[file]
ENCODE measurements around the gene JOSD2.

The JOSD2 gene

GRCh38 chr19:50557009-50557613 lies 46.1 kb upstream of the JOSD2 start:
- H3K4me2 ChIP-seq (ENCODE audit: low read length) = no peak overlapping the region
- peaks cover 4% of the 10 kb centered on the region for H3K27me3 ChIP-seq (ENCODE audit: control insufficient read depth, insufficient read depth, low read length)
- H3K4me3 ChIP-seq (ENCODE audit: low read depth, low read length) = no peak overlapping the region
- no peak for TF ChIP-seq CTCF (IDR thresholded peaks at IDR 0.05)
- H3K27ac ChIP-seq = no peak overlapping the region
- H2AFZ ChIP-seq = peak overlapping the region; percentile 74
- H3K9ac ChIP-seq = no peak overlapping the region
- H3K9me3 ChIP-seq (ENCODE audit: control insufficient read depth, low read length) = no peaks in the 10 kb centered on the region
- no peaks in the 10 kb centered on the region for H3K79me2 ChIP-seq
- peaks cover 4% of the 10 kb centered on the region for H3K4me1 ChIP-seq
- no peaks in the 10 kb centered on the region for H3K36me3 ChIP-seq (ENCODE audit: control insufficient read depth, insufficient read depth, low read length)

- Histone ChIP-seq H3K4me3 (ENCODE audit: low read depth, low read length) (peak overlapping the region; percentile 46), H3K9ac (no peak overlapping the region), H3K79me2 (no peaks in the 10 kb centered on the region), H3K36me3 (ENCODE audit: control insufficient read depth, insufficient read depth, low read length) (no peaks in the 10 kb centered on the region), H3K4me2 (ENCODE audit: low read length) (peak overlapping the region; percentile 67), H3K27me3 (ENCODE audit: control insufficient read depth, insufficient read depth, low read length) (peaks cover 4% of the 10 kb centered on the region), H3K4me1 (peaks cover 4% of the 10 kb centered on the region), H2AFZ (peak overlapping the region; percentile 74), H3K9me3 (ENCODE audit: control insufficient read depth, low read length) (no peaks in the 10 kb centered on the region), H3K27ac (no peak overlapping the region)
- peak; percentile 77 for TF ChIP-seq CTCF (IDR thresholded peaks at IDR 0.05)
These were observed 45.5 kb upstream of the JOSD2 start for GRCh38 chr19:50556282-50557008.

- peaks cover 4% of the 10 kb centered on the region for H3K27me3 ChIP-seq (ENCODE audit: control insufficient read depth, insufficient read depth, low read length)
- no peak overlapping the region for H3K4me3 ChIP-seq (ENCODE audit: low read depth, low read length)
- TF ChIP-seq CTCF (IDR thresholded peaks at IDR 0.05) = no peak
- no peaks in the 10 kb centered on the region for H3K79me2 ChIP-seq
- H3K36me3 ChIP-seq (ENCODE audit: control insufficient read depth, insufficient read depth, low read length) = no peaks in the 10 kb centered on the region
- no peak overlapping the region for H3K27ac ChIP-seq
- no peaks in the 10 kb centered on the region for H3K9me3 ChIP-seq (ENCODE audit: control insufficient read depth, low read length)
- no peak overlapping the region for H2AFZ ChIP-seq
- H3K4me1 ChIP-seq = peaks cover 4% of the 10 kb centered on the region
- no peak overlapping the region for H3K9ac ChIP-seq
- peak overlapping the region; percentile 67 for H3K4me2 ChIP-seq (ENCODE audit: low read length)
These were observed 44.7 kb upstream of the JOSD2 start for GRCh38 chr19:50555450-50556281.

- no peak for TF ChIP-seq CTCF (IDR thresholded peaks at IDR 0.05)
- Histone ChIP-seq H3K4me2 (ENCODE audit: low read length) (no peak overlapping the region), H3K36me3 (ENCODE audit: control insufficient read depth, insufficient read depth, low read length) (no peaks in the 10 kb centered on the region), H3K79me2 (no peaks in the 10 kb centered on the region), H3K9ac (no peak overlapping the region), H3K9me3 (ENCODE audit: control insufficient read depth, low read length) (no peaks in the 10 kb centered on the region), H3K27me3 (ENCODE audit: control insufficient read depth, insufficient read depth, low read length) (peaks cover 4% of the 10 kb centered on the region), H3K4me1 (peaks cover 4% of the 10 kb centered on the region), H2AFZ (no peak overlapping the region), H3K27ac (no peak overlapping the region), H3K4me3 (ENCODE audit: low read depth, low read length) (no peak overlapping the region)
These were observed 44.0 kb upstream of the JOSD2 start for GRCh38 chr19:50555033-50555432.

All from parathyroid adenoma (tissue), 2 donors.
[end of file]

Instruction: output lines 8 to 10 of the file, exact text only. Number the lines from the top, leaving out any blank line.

- H3K27ac ChIP-seq = no peak overlapping the region
- H2AFZ ChIP-seq = peak overlapping the region; percentile 74
- H3K9ac ChIP-seq = no peak overlapping the region